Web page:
Workers are turning away from the disability sector because of delays with new employee screening checks that could leave hundreds of staff in limbo and Australia’s most vulnerable at risk.
The NDIS worker screening checks are a national requirement coming into effect this year for workers in disability.
However, service providers say problems with the online application system has led workers to drop out of the recruitment process or unable to work while they endure long waits for their clearance.
ONCALL, which provides disability services and workers to the sector, said the checks were taking weeks to clear.
“We recruit about 100 people a month and we’re probably 30 per cent down because of people being delayed in the checks,” Victorian executive director Laura Green said.
“That means people with disability aren’t getting out of bed, they’re not getting out into the community, they’re not getting that support delivered because we don’t have enough workers to be able to say yes to all the requests.”
Ms Green said the online portal system was poorly designed and not user-friendly, prompting potential workers to drop out of the recruitment process.
“We have jobs ready and waiting for them and this NDIS screening check is stopping them from being employed, which seems crazy,” she said.
National Disability Services chief executive David Moody said some of its 1180 organisation members across the country expressed concerns about workers getting screened in time in order to accept jobs.
This is at a time the disability sector has been identified as needing an extra 120,000 full time jobs to fill labour shortages.
“We’ve had a number of cases I’m aware of, of workers who’ve declined an offer of employment because the worker screening couldn’t be completed in a sufficiently quick time for them to take on the job and those workers have then gone on to work in other sectors,” Mr Moody said.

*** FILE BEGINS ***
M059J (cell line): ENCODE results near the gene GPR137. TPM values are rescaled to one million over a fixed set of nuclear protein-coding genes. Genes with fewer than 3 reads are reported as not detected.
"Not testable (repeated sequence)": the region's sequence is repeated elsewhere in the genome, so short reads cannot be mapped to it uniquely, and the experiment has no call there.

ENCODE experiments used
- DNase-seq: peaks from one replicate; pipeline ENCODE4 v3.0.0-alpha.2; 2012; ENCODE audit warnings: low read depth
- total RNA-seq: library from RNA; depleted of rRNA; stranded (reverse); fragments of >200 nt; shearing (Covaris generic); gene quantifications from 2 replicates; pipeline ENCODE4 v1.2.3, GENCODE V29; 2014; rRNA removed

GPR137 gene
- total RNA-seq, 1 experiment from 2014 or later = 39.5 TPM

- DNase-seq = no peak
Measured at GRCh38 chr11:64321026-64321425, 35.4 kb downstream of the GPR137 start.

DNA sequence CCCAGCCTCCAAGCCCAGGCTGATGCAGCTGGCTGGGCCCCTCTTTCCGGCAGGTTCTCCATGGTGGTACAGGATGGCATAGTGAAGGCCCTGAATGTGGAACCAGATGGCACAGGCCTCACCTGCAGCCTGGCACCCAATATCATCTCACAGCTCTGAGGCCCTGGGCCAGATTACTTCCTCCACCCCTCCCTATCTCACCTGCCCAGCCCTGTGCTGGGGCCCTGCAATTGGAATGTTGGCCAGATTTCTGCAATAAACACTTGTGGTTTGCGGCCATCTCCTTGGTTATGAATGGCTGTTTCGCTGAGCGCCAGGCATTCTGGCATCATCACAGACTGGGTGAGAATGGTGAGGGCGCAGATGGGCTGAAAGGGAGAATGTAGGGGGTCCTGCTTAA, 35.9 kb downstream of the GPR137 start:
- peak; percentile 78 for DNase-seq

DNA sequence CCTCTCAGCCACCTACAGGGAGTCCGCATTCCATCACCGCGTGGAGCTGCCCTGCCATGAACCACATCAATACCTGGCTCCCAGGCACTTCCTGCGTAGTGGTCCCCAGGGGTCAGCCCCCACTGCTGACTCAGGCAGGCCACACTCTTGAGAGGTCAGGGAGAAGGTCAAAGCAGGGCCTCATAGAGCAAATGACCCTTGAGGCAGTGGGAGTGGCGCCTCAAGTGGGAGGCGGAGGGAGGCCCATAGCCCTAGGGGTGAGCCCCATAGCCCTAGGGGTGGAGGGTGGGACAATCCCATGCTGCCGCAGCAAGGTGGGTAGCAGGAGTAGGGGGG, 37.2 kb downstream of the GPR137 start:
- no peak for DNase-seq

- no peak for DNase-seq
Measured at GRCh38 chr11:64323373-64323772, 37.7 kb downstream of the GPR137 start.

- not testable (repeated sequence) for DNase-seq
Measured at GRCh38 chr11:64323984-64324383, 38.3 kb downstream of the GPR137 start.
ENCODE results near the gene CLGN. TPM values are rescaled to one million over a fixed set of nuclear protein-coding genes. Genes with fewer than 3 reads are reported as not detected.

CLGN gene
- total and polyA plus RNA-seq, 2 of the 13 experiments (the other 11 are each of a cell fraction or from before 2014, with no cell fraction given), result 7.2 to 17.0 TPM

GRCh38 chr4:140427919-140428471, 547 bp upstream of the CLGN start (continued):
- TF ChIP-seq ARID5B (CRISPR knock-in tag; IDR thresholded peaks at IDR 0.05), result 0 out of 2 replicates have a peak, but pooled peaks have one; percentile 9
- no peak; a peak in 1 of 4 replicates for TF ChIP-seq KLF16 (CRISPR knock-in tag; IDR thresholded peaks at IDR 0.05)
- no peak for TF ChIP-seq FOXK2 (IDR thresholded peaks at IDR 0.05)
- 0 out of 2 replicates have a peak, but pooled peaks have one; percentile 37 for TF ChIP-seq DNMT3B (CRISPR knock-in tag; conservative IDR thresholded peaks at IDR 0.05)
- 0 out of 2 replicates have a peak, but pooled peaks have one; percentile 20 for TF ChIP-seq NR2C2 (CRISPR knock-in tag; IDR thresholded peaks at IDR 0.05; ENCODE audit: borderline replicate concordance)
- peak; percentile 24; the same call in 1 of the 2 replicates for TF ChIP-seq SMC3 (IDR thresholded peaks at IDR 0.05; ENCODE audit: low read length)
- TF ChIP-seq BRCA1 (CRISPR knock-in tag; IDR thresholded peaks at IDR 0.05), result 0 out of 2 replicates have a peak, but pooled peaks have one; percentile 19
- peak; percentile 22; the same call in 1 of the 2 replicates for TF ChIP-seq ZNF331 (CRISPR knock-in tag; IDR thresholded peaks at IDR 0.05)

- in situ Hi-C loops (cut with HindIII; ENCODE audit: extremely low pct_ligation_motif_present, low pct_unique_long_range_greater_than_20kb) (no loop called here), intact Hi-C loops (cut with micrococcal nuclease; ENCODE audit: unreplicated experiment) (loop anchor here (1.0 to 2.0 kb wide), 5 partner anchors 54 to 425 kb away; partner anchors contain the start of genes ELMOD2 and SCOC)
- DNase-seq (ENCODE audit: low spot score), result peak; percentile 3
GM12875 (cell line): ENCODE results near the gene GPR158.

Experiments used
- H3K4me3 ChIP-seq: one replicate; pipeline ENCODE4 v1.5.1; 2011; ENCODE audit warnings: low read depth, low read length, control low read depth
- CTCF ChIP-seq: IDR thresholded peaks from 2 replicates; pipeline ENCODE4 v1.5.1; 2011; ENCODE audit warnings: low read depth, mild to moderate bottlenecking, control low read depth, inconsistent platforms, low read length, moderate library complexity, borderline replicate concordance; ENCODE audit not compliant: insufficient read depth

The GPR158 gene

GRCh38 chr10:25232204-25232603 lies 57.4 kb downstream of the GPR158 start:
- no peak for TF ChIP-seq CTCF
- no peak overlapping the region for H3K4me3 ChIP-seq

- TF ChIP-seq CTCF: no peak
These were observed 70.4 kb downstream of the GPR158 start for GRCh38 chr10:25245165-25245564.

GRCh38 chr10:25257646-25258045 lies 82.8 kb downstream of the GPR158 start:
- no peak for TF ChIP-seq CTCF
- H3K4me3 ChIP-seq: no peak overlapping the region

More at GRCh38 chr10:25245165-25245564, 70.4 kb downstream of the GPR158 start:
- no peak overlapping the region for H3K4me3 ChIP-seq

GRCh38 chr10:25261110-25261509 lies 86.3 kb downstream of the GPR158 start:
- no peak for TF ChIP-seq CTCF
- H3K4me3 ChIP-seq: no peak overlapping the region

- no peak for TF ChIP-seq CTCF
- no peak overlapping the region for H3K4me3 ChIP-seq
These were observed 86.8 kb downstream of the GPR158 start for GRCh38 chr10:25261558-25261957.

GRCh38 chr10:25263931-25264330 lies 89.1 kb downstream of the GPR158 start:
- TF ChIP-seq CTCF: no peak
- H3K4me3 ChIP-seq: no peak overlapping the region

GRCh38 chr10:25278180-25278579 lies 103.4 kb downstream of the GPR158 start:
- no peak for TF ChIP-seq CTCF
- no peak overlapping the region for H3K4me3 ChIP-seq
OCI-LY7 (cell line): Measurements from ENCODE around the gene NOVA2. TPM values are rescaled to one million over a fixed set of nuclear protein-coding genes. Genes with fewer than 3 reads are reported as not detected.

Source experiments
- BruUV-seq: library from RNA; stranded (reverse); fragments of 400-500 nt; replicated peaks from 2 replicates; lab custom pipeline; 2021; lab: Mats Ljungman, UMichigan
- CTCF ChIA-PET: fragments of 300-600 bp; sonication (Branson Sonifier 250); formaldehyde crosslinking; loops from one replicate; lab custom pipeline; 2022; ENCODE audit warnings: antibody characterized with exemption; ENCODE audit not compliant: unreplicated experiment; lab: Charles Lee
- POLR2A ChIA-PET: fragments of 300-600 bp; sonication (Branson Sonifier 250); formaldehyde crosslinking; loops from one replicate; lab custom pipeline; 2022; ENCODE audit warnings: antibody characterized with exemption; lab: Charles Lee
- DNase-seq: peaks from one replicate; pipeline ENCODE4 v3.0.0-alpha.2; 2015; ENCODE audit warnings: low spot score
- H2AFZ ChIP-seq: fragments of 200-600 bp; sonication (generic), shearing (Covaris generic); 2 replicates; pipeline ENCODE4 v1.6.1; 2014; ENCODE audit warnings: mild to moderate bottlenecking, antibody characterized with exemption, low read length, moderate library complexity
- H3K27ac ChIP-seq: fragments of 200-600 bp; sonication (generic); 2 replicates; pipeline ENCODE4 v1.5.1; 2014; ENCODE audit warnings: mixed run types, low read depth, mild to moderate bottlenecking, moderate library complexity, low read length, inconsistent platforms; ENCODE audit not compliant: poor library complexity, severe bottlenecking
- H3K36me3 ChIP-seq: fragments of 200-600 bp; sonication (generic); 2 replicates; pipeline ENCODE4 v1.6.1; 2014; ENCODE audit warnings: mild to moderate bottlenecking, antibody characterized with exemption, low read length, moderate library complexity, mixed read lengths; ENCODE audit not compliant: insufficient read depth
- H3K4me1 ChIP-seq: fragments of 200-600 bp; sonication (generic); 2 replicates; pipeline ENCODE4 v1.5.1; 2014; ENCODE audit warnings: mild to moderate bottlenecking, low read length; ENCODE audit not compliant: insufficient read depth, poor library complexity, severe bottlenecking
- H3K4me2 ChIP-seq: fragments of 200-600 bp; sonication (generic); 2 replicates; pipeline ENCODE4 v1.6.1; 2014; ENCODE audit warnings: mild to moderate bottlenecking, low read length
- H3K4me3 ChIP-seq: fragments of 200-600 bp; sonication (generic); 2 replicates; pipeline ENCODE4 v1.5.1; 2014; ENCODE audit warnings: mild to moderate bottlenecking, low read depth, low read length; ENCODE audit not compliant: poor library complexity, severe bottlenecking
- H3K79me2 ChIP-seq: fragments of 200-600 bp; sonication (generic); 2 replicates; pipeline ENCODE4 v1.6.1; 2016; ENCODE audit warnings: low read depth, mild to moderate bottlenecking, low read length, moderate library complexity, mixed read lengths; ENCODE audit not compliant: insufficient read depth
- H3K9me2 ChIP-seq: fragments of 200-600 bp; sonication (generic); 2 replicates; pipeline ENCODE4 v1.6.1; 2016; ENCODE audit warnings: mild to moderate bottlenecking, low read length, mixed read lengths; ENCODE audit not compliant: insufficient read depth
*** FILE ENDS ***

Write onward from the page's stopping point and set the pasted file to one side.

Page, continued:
“At a time when we’re trying to grow the workforce, NDS does have concerns the worker screening process, as it’s been implemented across the nation by state and territory governments with the Australian government, is not working as intended.”
Disability service provider Able Australia said its workers must have their checks done by the Victorian government deadline of July 31 to stay employed.
“If we have a situation on July 31st where we are not allowed to roster staff on shifts to support people with disabilities – due to a flawed administration process – then we will be in an untenable situation, where the safety of people with disabilities is put at risk,” chief executive Kate MacRae said.
While there’s been some technical issues, delays are also understood to have been caused by unprecedented demand experienced by the National Police Checking Service as well as people providing wrong documents or details.
Victoria’s department of justice and community safety department said despite some delays, it had issued 17,700 NDIS worker checks since the scheme started.
While the online application usually takes around 30 minutes, manual applications take much longer, with the department processing about 270 a week.
It urged people to carefully follow instructions on the Service Victoria website to avoid unnecessary delays.
“We’re working closely with the sector to identify priority applications and ensure they receive the assistance they need,” a spokeswoman said.
An NDIS Commission spokeswoman said each state and territory operated their own worker screening unit.
She said the commission was aware of concerns raised about processing time frames in Victoria and was working with the community safety department on the issue.